Meet my teddy bear assistants...
PUBLISHED: 08:51 23 December 2017
Mike Hicks on his collection of very friendly bears...
In my shop I have a collection of teddy bears, accumulated at odd times. They are scattered around on sofas and chairs, and they are there, principally, to show that we are children-friendly. I am quite happy for these to be played with.
I decided a very long time ago that is very important that you foster a good relationship with the tiny ones as well as the adults, because they will be the collectors, we hope, in years to come, so we keep one or two things about the place, which might catch the imagination of the children, while their parents are looking at “very boring” antique furniture – not necessarily what the parents are thinking!
It is amazing that the teddy bear still has this unique place in the social life and the social history of the family. Born out of, we are told, the name “Teddy”, relating to Teddy Roosevelt, the American President, and the wonderful family firm of Steiff in Germany, who allegedly produced the first bear.
It doesn’t have to be a famous bear or even an old bear to create the charm and desire to have one. I know people who can look at a range of brand-new teddy bears, all the same model, but one, just one, has a certain ‘look’, which says to them, “I’m the one you want”.
So, occasionally, you will find them coming up for sale, and I am amazed to look through and see that some of them still command a very healthy price, even if they may be a bit shabby.
I see one for sale, which is a growler, dating from about 1908 and made by Steiff. It is going to cost you about £1,000. One has to ask whether that one, or one for a modest £25 will give any less pleasure but, like so many other things in life, the ones that are the market leaders always seem to command the highest price.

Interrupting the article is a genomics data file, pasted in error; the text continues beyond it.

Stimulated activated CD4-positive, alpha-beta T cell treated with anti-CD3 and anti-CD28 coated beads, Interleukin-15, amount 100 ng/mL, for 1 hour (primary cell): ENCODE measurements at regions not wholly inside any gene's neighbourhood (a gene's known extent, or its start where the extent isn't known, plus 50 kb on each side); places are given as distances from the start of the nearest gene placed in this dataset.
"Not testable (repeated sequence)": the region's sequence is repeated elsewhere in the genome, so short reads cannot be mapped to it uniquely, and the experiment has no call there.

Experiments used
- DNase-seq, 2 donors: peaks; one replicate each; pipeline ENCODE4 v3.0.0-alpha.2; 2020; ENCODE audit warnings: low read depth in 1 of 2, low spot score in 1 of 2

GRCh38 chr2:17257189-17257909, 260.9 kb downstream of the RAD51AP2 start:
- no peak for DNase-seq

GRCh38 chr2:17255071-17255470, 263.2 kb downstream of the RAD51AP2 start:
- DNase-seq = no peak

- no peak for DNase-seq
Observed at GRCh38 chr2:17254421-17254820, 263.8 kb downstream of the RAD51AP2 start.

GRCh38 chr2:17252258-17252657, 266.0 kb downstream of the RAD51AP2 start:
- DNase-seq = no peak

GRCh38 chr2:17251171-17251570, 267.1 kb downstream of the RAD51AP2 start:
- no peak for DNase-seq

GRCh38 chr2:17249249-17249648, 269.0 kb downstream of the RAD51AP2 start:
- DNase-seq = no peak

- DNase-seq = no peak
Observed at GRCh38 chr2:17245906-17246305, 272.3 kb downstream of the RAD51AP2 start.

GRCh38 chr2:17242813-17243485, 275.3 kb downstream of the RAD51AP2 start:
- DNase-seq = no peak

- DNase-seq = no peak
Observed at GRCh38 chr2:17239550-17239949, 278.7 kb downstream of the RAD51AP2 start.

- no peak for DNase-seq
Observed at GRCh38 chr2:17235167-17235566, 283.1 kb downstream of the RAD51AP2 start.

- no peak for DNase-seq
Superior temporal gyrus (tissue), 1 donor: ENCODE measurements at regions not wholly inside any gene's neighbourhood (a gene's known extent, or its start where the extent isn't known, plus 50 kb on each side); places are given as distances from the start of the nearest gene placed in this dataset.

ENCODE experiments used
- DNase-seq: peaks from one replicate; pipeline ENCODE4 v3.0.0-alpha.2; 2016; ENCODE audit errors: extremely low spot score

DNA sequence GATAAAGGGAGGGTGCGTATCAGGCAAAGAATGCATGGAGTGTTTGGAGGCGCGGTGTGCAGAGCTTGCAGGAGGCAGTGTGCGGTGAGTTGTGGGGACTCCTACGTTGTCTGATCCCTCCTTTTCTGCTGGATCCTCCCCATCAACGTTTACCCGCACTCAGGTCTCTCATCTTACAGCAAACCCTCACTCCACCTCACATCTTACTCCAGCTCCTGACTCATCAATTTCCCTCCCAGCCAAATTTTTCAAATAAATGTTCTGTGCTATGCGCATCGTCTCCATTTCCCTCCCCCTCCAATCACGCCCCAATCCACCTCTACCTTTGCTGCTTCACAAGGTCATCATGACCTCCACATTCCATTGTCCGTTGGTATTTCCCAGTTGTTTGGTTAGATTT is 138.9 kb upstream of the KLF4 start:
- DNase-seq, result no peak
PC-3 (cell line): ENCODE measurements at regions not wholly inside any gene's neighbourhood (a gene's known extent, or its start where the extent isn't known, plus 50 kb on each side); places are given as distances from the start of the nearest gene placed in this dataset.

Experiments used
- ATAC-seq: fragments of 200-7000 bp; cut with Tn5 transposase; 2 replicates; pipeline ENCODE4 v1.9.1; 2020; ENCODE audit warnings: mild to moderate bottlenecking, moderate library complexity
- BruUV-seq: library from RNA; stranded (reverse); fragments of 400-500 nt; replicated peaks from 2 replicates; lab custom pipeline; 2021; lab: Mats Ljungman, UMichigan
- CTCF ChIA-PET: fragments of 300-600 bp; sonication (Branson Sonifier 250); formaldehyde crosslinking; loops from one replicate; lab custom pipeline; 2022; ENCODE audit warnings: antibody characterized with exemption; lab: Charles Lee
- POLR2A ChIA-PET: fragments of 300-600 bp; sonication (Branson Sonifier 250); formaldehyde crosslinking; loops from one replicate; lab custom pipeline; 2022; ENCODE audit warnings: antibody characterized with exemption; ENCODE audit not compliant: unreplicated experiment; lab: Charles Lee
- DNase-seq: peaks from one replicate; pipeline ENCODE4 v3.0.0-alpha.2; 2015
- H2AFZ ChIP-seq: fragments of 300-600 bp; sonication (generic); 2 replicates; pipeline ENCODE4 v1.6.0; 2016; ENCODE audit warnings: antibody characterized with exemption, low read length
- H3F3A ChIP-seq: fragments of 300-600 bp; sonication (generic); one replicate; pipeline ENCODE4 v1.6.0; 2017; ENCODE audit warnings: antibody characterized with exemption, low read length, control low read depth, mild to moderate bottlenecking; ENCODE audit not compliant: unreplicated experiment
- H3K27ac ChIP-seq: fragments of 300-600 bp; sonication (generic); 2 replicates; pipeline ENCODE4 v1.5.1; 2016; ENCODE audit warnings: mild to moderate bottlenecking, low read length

I remember looking at a teddy bear once that was a little bit shabby. The stuffing was something like shredded wood or even straw, very occasionally kapok and, of course, they had to have no fixings that would be in any way be harmful to a child who was taking teddy to bed. The fur on this teddy, as I say, was looking decidedly worn but I had read a small poem about teddy bears, which said, “teddy bears like that, have had all their fur ‘loved off’” and I think that is the key. They are a comforting, loving article that are safe and equally loved by all.
Interestingly, when in the Teddy Bear Shop in Norwich on one occasion, I remember a lady who had travelled all the way from the south coast of England to come to the city, as she did every year, to buy herself a new teddy bear. Bears are very nostalgic, very loving, something you remember from childhood and will never forget.
Incidentally, we have to thank A A Milne an awful lot for continuing the love affair with teddy bears with his Winnie-the-Pooh stories, with E H Shepard’s illustrations.
While Germany may have dominated the market with their Steiff, we had other companies in this country producing equally fashionable and cuddly bears. We had the Chiltern firm, Chad Valley, Merrythought - all these people produced wonderful bears.
Incidentally, when looking through some of the bears for sale on websites, it was lovely to see how they had been named already. One I saw was called Harvey, and another one, Doris. I hope that, in your life, you still have your treasured teddy bear - and get a chance to enjoy (or give) a teddy this Christmas.
Mike Hicks runs Stalham Antique Gallery at 29 High Street, Stalham (NR12 9AH). You can contact Mike on 01692 580636 or email@example.com.